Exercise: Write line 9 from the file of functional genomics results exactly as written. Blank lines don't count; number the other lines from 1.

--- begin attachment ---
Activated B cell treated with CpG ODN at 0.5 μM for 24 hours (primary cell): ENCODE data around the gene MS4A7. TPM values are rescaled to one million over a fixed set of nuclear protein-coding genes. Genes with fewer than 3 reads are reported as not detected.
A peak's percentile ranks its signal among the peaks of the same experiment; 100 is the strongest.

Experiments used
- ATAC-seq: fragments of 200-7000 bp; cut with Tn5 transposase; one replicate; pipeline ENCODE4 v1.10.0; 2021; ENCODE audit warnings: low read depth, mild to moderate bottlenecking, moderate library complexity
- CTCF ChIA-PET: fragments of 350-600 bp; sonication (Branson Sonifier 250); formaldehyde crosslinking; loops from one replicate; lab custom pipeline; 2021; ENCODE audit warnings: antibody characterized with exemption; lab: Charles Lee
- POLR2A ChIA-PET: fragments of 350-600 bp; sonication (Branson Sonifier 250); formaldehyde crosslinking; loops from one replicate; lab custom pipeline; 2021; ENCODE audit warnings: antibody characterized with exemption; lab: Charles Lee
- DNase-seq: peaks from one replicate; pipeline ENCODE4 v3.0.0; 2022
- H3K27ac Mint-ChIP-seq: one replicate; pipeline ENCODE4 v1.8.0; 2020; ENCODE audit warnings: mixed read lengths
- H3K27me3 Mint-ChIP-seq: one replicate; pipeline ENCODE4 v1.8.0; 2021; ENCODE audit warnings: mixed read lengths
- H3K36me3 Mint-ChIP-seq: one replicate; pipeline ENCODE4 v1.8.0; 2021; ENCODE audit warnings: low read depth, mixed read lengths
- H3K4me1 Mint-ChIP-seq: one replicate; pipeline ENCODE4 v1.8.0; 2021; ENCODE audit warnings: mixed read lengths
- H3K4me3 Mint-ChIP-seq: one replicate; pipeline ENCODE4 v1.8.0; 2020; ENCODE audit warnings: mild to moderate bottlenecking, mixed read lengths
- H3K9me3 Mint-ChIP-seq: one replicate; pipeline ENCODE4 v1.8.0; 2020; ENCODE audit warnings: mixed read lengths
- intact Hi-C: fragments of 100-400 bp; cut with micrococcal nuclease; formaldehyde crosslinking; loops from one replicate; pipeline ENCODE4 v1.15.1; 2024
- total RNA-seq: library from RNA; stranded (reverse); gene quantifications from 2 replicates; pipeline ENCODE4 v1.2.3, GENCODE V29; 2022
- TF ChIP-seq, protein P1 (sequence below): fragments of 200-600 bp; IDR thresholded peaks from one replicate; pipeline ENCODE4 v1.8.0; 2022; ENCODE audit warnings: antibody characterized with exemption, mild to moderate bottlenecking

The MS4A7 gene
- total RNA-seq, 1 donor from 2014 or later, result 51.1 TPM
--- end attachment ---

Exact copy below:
- H3K27me3 Mint-ChIP-seq: one replicate; pipeline ENCODE4 v1.8.0; 2021; ENCODE audit warnings: mixed read lengths